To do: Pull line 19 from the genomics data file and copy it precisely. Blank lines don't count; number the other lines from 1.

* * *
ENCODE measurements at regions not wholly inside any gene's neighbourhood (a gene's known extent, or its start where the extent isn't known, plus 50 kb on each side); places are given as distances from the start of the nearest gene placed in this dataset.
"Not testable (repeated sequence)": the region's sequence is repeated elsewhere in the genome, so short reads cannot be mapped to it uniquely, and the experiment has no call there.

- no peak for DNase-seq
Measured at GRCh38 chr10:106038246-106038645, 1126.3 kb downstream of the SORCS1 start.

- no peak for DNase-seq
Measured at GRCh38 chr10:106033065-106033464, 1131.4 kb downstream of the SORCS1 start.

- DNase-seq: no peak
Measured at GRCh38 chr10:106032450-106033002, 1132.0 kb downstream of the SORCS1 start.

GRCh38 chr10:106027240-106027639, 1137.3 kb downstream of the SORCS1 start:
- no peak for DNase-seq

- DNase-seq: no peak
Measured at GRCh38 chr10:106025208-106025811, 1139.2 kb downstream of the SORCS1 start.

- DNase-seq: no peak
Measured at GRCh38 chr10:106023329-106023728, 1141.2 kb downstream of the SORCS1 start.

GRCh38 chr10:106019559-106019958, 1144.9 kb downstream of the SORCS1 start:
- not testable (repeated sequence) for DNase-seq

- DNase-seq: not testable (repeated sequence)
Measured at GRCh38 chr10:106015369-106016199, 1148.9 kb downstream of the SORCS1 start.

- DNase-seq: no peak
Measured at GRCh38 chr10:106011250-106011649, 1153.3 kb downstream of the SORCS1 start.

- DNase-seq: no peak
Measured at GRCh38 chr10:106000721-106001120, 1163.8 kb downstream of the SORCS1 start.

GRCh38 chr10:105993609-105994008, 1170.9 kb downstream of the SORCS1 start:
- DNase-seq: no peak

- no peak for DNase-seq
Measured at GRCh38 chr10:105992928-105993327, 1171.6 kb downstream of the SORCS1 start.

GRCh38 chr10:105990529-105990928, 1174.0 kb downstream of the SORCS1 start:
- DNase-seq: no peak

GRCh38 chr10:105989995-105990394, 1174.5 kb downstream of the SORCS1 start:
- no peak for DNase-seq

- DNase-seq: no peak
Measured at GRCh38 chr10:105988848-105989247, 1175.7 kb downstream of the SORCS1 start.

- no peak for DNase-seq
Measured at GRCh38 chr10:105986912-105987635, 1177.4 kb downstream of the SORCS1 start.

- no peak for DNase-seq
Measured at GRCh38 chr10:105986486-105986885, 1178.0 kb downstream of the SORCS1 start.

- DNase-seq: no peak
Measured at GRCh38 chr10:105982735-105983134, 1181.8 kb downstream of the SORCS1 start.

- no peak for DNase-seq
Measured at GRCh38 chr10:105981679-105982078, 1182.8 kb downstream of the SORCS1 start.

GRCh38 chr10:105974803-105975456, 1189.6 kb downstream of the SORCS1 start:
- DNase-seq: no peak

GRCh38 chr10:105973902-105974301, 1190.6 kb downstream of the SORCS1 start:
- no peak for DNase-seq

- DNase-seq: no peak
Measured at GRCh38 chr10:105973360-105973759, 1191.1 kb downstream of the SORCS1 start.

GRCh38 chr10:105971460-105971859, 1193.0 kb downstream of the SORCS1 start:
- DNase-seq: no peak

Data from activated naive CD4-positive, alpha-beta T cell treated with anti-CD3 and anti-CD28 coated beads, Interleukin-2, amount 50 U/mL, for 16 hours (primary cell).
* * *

- DNase-seq: no peak